#9 Slapthefatcat on 2 months ago

[QUOTE=CapsuleCorp;5068472]Slapthefatcat - anytime! I do like to encourage people to give it a shot because they don't know, until they try it, if competition is their jam. Flex your skills and give it all you've got! Show yourself off! And if you end up deciding it's more hassle than it's worth, don't ever feel bad about deciding not to enter. It's not like you're not still an excellent cosplayer even without someone's "best in class" or "judges award" cluttering up your mantel.[/QUOTE]Nah. Competing has always been n my list of things to do. I won't chicken out. If I have a solid goal, I will get it done. I have (almost) all the tools and materials I need. Over the years I have tried out so many different things that I've become a Jack of All Trades, Master of None. I don't specialize in anything so it's taken me ten years to reach the point most do in one or two years. LOL. I am also the type to take very little personally so it's not going to kill me if I don't win anything (although I am going to put my all into the build, making something I believe would have the potential to win). I am considering finally putting together my idea for Spirit Bomb Goku for Katsucon, with an expanding Spirit Bomb that can be held overhead.

#10 loz64 on 2 months ago

Competitions can be super fun and terrifying at the same time! I started off competing at a very small con back in 2015. The costume I entered then was pretty awful, but since I had decent props and accessories I ended up with an award. The judges (who are still active in the east cost con circuit) were nice enough to write me a kind note of encouragement on the back of my certificate and I've been competing and getting better ever since!

Costumes that look simple can win over the flashier things. I watch a lot of competitions on YouTube and I've noticed that big bulky armor costumes actually tend to do pretty poorly (stuff breaks off on stage, they can barely move, etc.) and rarely win awards higher than judges' picks. In one competition I entered in 2017 the winner of the Best Novice award had a deceptively simple costume that was very well constructed with clean seams, nice finishing, and a super smooth and perfect prop. So don't let appearances fool you; it's possible that a fancy beaded ballroom gown looks impressive on the outside but is poorly constructed so you'll win over them!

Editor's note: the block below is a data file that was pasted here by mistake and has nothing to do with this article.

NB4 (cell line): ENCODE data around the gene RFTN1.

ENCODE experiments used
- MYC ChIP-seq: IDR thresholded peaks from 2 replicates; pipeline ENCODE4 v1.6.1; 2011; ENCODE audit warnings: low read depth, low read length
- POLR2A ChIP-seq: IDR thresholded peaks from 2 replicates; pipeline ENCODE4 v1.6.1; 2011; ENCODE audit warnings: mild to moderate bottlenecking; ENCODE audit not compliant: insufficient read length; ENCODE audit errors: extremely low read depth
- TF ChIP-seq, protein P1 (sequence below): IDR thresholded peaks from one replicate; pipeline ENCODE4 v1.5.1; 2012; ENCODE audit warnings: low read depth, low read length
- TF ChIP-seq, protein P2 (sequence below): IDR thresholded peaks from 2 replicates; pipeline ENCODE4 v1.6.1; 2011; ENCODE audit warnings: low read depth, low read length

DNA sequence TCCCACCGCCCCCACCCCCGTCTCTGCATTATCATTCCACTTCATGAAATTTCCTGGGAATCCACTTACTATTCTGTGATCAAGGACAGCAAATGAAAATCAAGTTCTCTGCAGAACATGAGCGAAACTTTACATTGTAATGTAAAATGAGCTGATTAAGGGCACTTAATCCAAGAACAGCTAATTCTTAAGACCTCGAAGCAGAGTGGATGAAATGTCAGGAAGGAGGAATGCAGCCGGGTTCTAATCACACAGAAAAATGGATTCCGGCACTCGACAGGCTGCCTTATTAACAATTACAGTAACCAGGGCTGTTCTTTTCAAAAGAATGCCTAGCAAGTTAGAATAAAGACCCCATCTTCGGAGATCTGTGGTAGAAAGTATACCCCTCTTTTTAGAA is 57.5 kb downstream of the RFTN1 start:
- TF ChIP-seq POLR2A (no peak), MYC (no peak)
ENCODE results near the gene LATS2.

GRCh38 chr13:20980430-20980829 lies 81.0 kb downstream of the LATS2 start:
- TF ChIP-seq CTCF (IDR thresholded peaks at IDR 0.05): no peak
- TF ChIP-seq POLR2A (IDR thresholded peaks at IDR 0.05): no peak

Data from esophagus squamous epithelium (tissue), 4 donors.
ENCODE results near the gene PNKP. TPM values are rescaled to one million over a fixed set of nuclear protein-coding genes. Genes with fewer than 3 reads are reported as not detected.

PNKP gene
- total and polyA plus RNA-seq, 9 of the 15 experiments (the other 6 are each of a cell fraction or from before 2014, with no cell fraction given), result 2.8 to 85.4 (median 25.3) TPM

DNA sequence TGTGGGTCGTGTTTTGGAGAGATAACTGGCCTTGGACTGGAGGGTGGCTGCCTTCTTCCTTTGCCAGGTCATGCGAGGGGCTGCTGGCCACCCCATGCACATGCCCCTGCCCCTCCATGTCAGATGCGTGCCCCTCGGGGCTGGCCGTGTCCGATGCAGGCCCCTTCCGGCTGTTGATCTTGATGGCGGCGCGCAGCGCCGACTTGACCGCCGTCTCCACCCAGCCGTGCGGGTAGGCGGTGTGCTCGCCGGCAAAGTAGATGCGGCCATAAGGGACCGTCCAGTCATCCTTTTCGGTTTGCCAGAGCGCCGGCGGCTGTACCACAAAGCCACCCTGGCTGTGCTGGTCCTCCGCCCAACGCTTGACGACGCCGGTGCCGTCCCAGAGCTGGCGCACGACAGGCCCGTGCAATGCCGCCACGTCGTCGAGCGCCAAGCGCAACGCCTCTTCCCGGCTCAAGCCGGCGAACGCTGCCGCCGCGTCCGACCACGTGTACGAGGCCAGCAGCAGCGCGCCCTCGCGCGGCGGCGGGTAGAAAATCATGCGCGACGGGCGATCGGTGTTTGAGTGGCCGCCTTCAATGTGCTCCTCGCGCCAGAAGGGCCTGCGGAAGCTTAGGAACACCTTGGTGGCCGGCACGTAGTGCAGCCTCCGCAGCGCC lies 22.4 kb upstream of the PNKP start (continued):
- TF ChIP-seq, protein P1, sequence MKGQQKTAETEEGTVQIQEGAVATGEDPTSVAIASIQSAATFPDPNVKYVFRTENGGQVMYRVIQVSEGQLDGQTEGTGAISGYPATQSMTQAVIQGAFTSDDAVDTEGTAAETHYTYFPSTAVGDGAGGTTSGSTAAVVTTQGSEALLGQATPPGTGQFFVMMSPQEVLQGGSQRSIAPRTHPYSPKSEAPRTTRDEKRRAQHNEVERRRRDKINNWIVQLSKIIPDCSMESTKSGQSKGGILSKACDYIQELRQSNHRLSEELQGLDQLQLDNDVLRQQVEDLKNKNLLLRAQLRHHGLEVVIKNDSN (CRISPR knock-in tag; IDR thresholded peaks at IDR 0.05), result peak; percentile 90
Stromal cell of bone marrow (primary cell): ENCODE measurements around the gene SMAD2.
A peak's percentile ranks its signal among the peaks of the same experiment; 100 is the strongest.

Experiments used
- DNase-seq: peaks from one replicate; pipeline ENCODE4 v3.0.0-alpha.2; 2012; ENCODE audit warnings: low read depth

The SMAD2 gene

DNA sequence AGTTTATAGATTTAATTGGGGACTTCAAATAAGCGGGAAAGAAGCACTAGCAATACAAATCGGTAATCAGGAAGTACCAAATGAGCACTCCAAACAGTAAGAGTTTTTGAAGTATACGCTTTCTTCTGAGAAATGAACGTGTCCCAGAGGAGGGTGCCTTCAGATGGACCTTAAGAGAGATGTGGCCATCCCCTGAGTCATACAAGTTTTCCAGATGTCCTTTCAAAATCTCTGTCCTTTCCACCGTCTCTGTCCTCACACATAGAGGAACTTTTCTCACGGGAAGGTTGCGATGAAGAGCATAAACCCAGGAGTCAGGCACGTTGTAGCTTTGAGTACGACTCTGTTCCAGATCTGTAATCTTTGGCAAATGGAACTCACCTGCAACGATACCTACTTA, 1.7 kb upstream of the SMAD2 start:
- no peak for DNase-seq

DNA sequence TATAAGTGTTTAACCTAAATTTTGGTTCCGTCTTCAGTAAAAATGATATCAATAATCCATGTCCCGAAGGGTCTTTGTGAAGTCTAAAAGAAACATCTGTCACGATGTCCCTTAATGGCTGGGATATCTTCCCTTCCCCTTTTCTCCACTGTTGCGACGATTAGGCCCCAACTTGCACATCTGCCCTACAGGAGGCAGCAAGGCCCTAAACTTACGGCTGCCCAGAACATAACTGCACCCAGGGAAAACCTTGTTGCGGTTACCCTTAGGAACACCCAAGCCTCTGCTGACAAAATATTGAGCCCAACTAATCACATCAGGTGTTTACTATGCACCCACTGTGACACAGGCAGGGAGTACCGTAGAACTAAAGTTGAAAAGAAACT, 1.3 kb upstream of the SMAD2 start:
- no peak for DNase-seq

#11 Syon on 2 months ago

[QUOTE=CapsuleCorp;5068459]First and foremost, if you are a beginner, good news: you don't have to go up against the ballgowns and armor directly. At least, if the competition you're entering is any good. A REAL competition is fair, and has skill divisions - at minimum two, beginner and advances, at most 4 like they do in Canada. Most of the time you'll see it listed as Novice/Journeyman/Master. If you've never competed before at all AND are not a professional or have literally been making clothing for 20 years, you're a Novice and you're only judged against the other Novices. Side note: master class is actually "open" class, meaning you can enter at that level if you wish, you're not actually required to jump through the hoops to go from novice to journeyman to master. But, some contests don't recognize that. If you're not confident in your skills, don't worry, this is why Novice exists: so that beginner or inexperienced costume-makers have the protection of their newbieness to allow them to work things out, get the gist of how the contest works, compare themselves to other people on their level, etc.
[/QUOTE]

You people on the other side of the pond are truely blessed :D

But an excellent write up about contests!

#12 Scunosi on 2 months ago

Tons of good points here, too many to reasonably quote.

I've only ever entered two contests myself and I went into both assuming I wouldn't place but still wanting the experience of it. The first was held at a relatively small, free convention so it was a bit more low-pressure than say a contest at one of the bigger cons in the country. The other was a third-party contest not sponsored or hosted by the con itself and held at a nearby after-party.

For both contests I'd had my cosplay done for a while beforehand and since I wasn't striving for first place I wasn't all that stressed about it other than some slight stage anxiety about what to do in front of all those people. I think half of alleviating contest pressure is just making sure you stay on task and not succumbing to last-minute con crunch. Make sure your main concern is stage presence and finishing touches, not if your costume is going to even make it to the contest.